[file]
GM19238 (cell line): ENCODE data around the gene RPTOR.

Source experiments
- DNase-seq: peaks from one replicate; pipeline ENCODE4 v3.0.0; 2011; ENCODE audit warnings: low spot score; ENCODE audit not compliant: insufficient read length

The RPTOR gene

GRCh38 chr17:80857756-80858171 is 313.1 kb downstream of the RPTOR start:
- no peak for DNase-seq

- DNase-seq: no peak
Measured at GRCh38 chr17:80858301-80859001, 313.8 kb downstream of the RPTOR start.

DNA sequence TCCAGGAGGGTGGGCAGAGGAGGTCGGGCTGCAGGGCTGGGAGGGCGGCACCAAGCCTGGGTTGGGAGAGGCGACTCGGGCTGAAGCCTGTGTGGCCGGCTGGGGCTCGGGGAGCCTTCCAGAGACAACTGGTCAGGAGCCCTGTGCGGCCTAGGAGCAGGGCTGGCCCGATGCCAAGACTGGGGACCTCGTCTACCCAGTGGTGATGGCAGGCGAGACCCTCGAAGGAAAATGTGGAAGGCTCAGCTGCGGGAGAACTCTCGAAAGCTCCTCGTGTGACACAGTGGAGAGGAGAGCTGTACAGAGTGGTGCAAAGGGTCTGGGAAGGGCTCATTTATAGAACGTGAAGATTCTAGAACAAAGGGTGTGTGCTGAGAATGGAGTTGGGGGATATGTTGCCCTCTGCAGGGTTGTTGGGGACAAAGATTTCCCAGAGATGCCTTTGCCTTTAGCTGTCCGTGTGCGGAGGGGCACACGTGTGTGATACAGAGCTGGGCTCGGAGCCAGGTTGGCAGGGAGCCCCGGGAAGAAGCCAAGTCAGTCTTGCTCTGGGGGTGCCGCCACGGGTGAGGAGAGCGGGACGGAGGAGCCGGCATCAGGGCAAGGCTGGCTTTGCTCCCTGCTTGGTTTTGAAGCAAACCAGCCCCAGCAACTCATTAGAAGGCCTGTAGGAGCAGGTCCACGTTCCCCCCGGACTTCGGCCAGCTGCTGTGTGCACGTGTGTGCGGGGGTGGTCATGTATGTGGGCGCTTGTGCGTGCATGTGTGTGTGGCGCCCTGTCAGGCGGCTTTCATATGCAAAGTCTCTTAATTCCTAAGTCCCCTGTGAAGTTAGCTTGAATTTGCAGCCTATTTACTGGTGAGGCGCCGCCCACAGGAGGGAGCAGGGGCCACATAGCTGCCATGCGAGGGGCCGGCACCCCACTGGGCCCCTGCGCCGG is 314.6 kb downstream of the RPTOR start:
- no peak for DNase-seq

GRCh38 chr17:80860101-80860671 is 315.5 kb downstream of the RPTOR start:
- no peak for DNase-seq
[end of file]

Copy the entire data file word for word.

GM19238 (cell line): ENCODE data around the gene RPTOR.

Source experiments
- DNase-seq: peaks from one replicate; pipeline ENCODE4 v3.0.0; 2011; ENCODE audit warnings: low spot score; ENCODE audit not compliant: insufficient read length

The RPTOR gene

GRCh38 chr17:80857756-80858171 is 313.1 kb downstream of the RPTOR start:
- no peak for DNase-seq

- DNase-seq: no peak
Measured at GRCh38 chr17:80858301-80859001, 313.8 kb downstream of the RPTOR start.

DNA sequence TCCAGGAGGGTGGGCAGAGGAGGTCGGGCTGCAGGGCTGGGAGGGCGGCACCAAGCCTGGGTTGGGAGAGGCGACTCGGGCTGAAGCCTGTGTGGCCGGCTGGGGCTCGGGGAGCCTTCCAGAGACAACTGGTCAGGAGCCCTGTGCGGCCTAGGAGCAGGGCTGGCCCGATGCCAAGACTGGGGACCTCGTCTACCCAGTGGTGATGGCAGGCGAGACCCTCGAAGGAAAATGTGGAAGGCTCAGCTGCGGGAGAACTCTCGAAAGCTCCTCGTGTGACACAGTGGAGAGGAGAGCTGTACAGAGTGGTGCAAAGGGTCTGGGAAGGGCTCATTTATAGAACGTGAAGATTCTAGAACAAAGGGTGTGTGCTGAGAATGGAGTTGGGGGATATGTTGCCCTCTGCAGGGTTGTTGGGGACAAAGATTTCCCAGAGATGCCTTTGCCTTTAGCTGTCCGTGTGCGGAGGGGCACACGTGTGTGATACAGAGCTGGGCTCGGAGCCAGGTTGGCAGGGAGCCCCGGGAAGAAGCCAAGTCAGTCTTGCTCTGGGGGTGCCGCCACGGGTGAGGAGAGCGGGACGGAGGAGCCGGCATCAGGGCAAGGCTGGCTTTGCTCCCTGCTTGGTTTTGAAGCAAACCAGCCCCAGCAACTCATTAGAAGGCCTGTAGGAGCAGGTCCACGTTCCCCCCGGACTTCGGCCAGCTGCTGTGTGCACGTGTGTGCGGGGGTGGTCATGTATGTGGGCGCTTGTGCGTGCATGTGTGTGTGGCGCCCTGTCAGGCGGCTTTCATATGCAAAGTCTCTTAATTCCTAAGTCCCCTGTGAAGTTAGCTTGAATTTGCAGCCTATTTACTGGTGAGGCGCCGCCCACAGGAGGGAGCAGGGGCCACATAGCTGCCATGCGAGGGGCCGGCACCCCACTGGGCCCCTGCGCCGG is 314.6 kb downstream of the RPTOR start:
- no peak for DNase-seq

GRCh38 chr17:80860101-80860671 is 315.5 kb downstream of the RPTOR start:
- no peak for DNase-seq